But this year, they might be more important than ever, because recent data shows just how rough pandemic school interruptions have been for kids. Kids are struggling in practically every area of school, from reading to math to social-emotional health. And your child’s report card might not tell the whole story of how they’re doing, because teachers are (understandably) reluctant to give students poor grades, given just how tough these past few years have been. That’s well-intentioned, but it means you might think your child is doing better than they really are—and you need the full picture in order to get them the support they need, whether that’s with their literacy or their mental health.
As you plan ahead for these important conversations, make sure to ask these key questions to understand how your child is doing.
Beyond the basics, here are some ideas for how to approach different situations that might have come up for your child:
If homework is a battle every night…
Talk to your child’s teacher about what kind of work they’re bringing home. Are there particular subjects that are challenging for your child? Ask your child’s teacher if they’re observing similar struggles in class. If so, it might mean they need a little extra support in those learning areas. If not, it might just be that your after school routine needs some shaking up. (Have you tried postponing homework until after a solid snack and some free play or relaxation time? Try that and these other suggestions, too.)
If your child doesn’t want to go to school and seems unhappy in school…
We hear you: It’s so hard to see your kid unhappy. Again, a good starting point is to ask what your child’s teacher observes in class. Is your child engaging positively with other kids? Do they seem to be following the classroom routines with ease, or are they having a hard time? Your child’s teacher is juggling a whole class full of kids, so it’s important to raise your concerns so they know to check in more regularly with your child throughout the day. If particular subjects seem to be the source of their frustration, again, don’t hesitate to ask the teacher what kinds of support are available to be sure they’re keeping up with the learning.
If you’re struggling to get your child to read at home…
Your kid comes home from school and just wants to play or sit in front of a screen. We get it. They’ve been learning all day, they’re tired, and not everyone enjoys relaxing with a book. Maybe your child hasn’t quite figured out what kinds of books they enjoy, and that’s okay. But if you’re concerned that their reading reluctance might be due to struggles with reading at grade level, it’s important to ask the teacher what they’re observing in school. Ask them to walk you through your child’s most recent literacy assessment data to help you understand how they’re doing. If your child isn’t reading at grade level, what kinds of support or interventions are they receiving in school?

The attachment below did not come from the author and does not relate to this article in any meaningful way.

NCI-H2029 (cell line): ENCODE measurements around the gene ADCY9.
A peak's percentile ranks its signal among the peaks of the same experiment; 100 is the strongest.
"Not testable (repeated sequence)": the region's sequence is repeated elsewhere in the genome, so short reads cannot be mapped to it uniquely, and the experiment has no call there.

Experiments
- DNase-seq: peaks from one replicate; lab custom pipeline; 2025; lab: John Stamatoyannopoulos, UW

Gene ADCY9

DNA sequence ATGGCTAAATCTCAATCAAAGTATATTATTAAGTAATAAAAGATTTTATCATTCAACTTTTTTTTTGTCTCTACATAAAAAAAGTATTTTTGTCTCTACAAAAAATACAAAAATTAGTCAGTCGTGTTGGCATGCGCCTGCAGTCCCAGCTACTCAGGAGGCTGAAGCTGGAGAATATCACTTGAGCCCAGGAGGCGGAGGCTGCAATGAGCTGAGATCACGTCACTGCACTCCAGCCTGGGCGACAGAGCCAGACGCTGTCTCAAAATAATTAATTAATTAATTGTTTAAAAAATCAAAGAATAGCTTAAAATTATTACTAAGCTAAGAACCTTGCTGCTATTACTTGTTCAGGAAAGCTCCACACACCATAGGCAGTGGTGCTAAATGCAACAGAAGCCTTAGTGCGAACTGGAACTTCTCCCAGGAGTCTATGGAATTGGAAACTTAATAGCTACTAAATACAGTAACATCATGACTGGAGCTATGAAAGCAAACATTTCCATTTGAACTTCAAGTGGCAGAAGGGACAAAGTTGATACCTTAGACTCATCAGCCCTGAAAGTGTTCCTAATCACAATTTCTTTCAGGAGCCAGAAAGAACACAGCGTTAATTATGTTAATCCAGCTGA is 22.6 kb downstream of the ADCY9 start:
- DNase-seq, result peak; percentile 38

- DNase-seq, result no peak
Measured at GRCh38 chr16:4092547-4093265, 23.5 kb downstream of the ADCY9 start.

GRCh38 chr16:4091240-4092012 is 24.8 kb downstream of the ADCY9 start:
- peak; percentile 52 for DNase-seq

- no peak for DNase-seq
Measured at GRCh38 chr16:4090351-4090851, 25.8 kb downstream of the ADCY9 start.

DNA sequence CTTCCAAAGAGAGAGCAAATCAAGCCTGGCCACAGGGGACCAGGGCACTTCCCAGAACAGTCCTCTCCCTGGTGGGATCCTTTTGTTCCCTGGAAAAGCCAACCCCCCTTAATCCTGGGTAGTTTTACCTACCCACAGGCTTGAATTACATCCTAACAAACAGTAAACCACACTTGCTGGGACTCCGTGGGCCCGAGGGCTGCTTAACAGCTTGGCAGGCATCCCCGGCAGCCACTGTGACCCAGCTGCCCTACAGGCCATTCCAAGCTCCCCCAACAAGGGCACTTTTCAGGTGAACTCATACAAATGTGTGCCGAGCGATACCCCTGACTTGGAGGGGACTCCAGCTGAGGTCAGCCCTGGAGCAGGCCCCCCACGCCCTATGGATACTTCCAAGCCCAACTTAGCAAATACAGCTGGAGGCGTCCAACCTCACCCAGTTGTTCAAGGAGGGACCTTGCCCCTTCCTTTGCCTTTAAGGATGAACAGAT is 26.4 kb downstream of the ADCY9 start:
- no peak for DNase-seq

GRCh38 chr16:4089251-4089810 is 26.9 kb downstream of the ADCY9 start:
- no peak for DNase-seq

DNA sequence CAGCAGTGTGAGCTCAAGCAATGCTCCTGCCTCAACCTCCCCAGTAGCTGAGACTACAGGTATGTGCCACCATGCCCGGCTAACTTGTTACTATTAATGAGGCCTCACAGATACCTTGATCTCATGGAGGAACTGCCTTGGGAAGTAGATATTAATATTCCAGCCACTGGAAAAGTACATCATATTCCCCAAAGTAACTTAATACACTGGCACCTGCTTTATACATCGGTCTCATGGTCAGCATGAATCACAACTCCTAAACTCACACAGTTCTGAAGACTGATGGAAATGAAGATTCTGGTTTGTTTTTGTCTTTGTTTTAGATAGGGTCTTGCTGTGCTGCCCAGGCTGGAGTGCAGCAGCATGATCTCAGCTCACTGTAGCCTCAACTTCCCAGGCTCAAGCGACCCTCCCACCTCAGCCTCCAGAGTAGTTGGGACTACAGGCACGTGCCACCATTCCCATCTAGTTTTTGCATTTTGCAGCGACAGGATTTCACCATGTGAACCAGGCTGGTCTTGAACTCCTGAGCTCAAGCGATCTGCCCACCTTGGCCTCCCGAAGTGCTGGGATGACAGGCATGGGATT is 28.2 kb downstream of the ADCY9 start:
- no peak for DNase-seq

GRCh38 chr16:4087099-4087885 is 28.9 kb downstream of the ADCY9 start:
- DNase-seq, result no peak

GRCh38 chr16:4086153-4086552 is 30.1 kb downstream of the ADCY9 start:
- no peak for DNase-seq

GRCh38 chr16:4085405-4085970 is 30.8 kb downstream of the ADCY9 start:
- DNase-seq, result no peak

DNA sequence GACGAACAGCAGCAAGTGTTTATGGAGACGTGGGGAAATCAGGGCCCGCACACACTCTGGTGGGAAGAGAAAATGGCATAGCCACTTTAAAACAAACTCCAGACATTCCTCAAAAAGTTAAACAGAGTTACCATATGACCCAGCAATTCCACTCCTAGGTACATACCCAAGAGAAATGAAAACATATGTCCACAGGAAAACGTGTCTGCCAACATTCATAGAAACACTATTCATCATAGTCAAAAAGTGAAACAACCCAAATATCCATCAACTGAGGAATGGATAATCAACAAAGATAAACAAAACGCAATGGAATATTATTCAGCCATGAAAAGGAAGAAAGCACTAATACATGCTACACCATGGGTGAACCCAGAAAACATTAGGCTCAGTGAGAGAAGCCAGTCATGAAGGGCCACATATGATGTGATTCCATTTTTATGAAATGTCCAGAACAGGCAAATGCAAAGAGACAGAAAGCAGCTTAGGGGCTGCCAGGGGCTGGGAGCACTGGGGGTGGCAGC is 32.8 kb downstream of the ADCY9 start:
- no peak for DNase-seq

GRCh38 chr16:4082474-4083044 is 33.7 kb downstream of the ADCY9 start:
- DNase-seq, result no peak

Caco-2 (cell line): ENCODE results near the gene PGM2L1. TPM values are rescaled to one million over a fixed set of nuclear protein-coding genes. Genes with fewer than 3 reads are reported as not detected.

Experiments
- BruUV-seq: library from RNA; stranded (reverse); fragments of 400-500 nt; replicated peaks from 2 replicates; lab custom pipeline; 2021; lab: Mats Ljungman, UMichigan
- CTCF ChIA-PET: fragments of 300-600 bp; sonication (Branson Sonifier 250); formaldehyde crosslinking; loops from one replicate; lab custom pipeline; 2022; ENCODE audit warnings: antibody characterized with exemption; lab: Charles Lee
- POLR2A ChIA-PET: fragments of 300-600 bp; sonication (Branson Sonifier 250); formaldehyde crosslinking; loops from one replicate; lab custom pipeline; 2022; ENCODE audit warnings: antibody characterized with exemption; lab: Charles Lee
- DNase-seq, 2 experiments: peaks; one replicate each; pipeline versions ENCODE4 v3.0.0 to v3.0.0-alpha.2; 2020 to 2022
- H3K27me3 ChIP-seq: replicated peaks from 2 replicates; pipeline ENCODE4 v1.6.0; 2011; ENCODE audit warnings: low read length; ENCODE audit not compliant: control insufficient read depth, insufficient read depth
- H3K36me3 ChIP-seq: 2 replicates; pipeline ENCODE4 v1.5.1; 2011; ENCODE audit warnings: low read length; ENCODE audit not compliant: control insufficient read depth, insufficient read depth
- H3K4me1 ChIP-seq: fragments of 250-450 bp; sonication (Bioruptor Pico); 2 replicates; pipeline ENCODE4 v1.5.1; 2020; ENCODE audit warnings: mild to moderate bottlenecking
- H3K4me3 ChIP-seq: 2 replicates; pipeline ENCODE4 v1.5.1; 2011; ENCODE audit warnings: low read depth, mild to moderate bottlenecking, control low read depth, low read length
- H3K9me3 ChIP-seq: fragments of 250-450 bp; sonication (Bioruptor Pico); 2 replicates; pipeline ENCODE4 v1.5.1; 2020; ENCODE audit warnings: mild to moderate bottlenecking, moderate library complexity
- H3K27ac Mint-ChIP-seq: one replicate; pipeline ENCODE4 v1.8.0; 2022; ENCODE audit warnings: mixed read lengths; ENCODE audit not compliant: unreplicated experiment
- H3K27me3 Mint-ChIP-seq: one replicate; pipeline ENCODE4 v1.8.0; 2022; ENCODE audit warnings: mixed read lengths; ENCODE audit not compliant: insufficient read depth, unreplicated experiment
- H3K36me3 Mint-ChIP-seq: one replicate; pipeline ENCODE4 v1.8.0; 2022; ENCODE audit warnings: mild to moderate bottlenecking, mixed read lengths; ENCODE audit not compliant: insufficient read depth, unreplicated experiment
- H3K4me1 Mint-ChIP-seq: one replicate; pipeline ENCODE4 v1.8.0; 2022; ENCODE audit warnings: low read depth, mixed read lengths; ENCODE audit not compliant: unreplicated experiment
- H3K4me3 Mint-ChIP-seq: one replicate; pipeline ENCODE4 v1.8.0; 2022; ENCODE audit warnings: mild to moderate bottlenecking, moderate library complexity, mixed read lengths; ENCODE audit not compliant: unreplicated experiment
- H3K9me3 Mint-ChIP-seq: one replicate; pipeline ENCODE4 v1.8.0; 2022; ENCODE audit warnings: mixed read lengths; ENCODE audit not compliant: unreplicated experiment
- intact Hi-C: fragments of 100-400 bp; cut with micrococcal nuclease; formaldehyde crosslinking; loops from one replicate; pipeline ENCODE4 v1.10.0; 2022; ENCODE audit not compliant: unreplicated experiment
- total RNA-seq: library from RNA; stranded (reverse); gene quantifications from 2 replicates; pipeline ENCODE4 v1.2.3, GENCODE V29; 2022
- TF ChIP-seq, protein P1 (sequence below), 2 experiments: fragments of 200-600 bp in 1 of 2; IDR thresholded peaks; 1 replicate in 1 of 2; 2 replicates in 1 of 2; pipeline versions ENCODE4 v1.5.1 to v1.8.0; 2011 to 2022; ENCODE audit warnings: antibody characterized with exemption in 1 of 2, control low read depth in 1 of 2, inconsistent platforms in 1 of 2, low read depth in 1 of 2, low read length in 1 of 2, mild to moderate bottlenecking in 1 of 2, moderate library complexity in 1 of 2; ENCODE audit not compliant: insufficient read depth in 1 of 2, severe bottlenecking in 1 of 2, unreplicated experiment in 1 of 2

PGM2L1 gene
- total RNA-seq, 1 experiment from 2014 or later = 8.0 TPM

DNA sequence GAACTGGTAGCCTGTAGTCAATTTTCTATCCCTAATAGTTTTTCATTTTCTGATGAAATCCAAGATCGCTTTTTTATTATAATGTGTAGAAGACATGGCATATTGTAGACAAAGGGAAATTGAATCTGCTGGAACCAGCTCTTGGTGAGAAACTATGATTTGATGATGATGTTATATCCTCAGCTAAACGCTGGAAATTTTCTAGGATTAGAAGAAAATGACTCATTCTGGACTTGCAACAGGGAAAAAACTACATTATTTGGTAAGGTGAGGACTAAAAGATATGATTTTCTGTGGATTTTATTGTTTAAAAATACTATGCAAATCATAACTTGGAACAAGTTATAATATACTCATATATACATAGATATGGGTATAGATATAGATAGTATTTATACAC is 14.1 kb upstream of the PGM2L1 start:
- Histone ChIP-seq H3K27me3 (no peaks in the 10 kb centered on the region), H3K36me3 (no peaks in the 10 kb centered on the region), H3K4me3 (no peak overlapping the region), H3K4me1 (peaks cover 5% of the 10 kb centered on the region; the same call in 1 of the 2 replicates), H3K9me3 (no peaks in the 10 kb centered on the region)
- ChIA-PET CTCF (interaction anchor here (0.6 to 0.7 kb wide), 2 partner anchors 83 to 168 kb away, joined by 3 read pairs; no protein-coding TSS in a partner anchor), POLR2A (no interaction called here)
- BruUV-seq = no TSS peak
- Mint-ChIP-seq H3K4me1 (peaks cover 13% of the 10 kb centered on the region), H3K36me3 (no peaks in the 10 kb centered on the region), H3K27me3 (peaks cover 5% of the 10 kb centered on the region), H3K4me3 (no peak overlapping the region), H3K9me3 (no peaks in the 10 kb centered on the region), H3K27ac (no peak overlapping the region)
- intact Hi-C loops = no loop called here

If your child says they’re bored in school...
Sometimes kids just say they’re bored, right? Observe them during homework time and come prepared to talk to your child’s teacher about what you see. If your child seems appropriately challenged by the work, maybe their boredom is nothing to be too concerned about. But if they’re racing through their homework, it might be too easy for them. The National Parent-Teacher Association has handy guides to the learning standards for every grade level, which can help you understand what your child is supposed to be working on this year. The parent-teacher conference is a great time to ask how the teacher is making sure your kid is reaching the appropriate learning goals for their grade. Finally, if you and your child’s teacher agree that they’re ready for a bigger challenge, have a conversation about how they can extend their learning by taking on additional projects, reading more challenging books, or engaging with online learning apps or tools that can push them along.
If your child is having issues with a peer…
Explain your child’s perspective on the issue, then ask for the teacher’s observations and any other information they might have from the other child’s family. Does this seem like an issue that needs adult intervention, or is everyone comfortable letting the kids work it out on their own? (Or just move on, as kids often do.) If you’re concerned that your child might really be experiencing bullying at school, be clear with the teacher about their experience. (Again, it’s helpful to hear if the teacher or other family has a different perspective on what happened.) Then ask the teacher what steps are in place to make sure the situation is addressed and monitored in the future. Finally, consider making a plan with your child and their teacher for what they’ll do (and where they’ll turn for help) if issues come up again.
StopBullying.gov provides information on what bullying is, what cyberbullying is, who is at risk, and how you can prevent and respond to bullying.
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